Data Warehousing and Data Science

27 November 2009

Combining Data Warehouse and ERP Data in SSAS Cubes

Filed under: Analysis Services,Data Warehousing — Vincent Rainardi @ 9:50 pm
Tags: ,

One of the fundamental principles in Kimball data warehousing is to build the fact tables at the lowest granularity, not at summary levels; where as in Inmon method the lowest grain is kept in a normalized-form warehouse. Whatever the reason is, sometimes we are in a situation where the data we need for the cube is not the dimensional warehouse. As usual there are multiple ways of addressing this,

  1. Bring that missing data into the warehouse (of course)
  2. Gets the missing data straight from the ERP.

Long ago, before the concept of ‘Unified Data Model’, ‘Self-service BI’ and ‘BI for the masses’ were conceived, we would never consider getting the data directly from the ERP. At that time, bypassing the data warehouse was a big no-no. In the early years of data warehousing, all data must be ‘unified’ first in the data warehouse, where it became the single version of the truth, before it is consumed.

As the law of nature dictates, pragmatic considerations always surpassed idyllic ideas. Then the concept of UDM and Self Service BI was born, where the BI tool can unify data from anywhere. The advantage: faster delivery, shorter development time, greater ROI. In reality, as sure as eggs is eggs, project proposals that deliver greater business benefits in shorter time frame triumph over those that do not. TM1, Qlikview, Board, SSAS and PowerPivot, all jumped into this wave. All the users care about is that they get the BI data they need, quickly. And these BI tools satisfy that need.

Yes it’s bad news for ETL. And for data warehousing. It’s not about ‘how quickly can you build a data warehouse’. It’s about being able to deliver BI, without building and maintaining a DW. What I demonstrated last week at SQLBits using SSAS, and what TM1, Qlikview, Board and PowerPivot have in common is that we deliver ‘BI on the go’, i.e. the BI tool retrieves the data from various sources, integrate them and present it to the users.

It is still difficult for me to believe (about bypassing DW), but it is happening. There are limits of course. Everything has a limit. In this case the limit is the complexity. ‘BI for the masses’, ‘self service BI’ and the like are OK for simple BI. Once it reaches certain complexity, we do need a warehouse.

Back to the title of this post, combining DW and ERP data in the cube, it’s simple. On Data Source View create 2 named query. One points to the DW, and the other points to the ERP. Then when creating the database dimension, we combine those 2 named querys/tables. What about facts/measure groups? If you want to source some facts from DW and some from ERP, create 2 measure groups. One points to the DW, and the other points to the ERP. Then on the dimension relationship link them to the corresponding dimensions. If you want to source the same facts from both DW and ERP, then either a) use linked server (if they are both SQL Server) to join both systems on the DSV, or b) use 2 partitions. One partition points at DW and the other points at ERP.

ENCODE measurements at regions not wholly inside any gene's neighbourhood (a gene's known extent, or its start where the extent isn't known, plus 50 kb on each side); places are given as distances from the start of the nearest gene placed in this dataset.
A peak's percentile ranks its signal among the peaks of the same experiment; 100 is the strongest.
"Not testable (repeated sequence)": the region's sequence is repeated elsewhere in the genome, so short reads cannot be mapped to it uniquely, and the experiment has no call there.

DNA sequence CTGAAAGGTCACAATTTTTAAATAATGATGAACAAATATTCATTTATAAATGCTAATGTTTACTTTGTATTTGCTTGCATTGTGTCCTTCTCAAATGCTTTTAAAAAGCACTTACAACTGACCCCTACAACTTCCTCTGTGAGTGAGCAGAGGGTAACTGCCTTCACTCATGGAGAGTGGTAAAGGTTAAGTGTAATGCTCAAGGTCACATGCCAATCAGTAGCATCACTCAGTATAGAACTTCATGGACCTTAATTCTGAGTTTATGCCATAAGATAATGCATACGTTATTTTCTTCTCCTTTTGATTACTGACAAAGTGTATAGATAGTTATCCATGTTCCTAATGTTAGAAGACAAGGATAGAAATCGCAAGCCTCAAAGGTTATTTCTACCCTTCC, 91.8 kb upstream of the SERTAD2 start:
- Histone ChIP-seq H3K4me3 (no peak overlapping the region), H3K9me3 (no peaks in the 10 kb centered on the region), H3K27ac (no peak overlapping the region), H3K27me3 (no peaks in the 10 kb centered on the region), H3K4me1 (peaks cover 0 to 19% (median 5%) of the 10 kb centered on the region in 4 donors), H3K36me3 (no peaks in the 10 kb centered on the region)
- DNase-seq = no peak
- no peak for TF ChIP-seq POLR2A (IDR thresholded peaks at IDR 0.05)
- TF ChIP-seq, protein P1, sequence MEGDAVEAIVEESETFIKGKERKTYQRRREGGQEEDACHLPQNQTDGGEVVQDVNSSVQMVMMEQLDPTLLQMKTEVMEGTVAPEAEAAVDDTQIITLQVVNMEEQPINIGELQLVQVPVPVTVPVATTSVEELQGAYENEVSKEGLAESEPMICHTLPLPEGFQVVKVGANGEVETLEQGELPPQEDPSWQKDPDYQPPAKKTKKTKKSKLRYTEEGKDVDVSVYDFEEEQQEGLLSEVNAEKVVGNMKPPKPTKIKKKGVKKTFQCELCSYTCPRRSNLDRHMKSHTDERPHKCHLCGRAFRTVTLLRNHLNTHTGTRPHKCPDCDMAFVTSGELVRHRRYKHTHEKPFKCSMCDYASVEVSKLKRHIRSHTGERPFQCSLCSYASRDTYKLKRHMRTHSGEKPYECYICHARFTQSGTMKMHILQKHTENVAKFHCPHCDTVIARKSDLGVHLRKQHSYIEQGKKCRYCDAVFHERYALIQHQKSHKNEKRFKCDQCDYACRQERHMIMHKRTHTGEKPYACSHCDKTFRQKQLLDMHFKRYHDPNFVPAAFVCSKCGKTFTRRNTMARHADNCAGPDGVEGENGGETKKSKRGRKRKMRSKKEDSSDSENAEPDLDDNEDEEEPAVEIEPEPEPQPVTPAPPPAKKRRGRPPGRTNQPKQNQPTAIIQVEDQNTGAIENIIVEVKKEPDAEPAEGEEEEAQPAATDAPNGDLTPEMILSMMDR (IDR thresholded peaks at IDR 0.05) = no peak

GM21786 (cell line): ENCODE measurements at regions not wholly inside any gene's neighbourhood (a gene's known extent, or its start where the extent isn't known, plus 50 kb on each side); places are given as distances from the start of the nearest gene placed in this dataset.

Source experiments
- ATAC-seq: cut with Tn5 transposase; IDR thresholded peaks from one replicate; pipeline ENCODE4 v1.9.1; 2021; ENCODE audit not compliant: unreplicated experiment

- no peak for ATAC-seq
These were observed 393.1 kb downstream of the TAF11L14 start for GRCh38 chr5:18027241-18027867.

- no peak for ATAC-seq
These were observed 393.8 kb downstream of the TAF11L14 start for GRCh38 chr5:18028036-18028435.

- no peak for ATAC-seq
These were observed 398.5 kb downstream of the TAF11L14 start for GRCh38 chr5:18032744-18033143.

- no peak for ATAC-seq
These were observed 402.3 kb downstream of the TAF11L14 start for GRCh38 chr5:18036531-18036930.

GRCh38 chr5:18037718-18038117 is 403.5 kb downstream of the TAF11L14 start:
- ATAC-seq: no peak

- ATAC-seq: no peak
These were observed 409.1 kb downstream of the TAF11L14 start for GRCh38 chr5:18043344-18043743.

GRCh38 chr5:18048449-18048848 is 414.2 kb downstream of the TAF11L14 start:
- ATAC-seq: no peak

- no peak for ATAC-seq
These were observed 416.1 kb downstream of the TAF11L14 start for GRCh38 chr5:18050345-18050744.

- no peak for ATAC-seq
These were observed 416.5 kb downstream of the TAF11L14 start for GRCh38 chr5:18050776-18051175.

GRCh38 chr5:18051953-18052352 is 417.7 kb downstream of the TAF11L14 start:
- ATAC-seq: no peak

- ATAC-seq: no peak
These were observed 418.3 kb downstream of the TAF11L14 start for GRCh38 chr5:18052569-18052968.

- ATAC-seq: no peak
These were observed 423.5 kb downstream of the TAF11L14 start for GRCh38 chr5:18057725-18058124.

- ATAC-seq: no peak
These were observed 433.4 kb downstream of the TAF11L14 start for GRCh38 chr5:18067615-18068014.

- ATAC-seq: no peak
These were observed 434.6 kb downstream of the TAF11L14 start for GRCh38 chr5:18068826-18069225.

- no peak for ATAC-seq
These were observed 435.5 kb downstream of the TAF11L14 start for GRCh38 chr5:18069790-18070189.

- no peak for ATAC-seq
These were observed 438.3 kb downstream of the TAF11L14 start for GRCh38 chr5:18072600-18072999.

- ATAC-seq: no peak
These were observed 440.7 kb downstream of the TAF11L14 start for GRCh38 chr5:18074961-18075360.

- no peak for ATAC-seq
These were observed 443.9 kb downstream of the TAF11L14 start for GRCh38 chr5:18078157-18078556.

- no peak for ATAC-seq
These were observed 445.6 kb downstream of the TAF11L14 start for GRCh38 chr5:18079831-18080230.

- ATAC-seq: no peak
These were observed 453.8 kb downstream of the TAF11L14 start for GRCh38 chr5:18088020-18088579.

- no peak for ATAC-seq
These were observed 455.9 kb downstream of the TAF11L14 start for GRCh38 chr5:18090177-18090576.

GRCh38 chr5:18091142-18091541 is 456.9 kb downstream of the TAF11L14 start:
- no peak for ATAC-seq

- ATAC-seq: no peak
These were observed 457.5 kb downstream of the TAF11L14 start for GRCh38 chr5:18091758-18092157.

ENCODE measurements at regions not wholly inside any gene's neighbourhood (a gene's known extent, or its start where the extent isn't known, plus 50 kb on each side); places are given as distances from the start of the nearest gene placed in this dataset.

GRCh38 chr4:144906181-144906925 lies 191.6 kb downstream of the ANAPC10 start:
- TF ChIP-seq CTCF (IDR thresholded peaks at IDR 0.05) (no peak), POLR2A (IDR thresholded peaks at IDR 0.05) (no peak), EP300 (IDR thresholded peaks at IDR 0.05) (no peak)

The challenge of combining DW and ERP data is not sourcing the data. It’s joining them. First, we need to join on the natural keys. Natural keys are the primary keys of the ERP’s ‘master tables’. They are the common fields between the 2 systems. Second, there might be some overlap between the 2 systems. We need to avoid data duplication. I mean row duplication. So we may need to use ‘where not exists’, ‘where not in ()’, and ‘union’ rather than ‘union all’, those sort of things, to filter out duplicate data that exists in both systems.

I’ll write 4 examples/cases,

  1. Dimension: 10 attributes are from DW, 1 attribute is from ERP
  2. Dimension: 300,000 rows (members) are from DW, 3000 members are from ERP
  3. Fact: measure group 1,2,3 are from DW, MG4 is from ERP
  4. Fact: 10 measures on MG1 are from DW, 1 measure is from ERP
  5. Fact: 10m rows are from DW, 100k are from ERP

Well OK, that’s 5. But read #4 below. Instead of ERP, we can also take the data from ODS. It’s not the right place nor the time to explain in great length about ODS now, so I’ll just give a short definition. It’s 8am on Sunday morning! But I’ll bring my ODS article to this blog later and refer to it, it’s in SQL Server at the moment. If you read Imhoff and Inmon’s book on ODS (1995) and my book/articles, basically ODS is a copy of the ERP (structure wise and data wise). Well, that is not an accurate definition, there’s data integration aspect etc, but for the purpose of this discussion it’s suffice. I write about ODS in greater length later, promise. I mean differences between supplementing DW data with ODS, compared to from ERP.

Back to the examples/cases,

1. Dimension: 10 attributes are from DW, 1 attribute is from ERP

In this case the join is left join, like this:

select c1.attr1, c1.attr2, ..., c1.attr10, isnull(c2.attr11, 'Unknown')
from DW.dbo.dim_customer c1
left join ERP.dbo.customer c2 on c2.customer_id = c1.customer_id

The ERP is usually located on the different SQL Server than the DW. The ERP may even on different RDMBS, e.g. Oracle or DB2. In these cases we could a) create a copy of the ERP database, on the DW SQL server, or b) create a linked server from the DW SQL Server to the ERP server.

2. Dimension: 300,000 rows (members) are from DW, 3000 members are from ERP

In this case we use union. The core of this work is to find out from which ERP column each DW attribute is coming from. We do this by looking at the ETL, tracing the target attribute back to the stage, and to the ERP. Of course we can refer to the mapping documentation, as long as it is reliable. Practical experience over the years has taught me that we can’t rely on it, so we need to double check. Once we found out which columns on ERP, we test the ERP data using select distinct, i.e. “select distinct attr1 from customer”, comparing it with the data warehouse data: “select distinct attr1 from dim_customer”.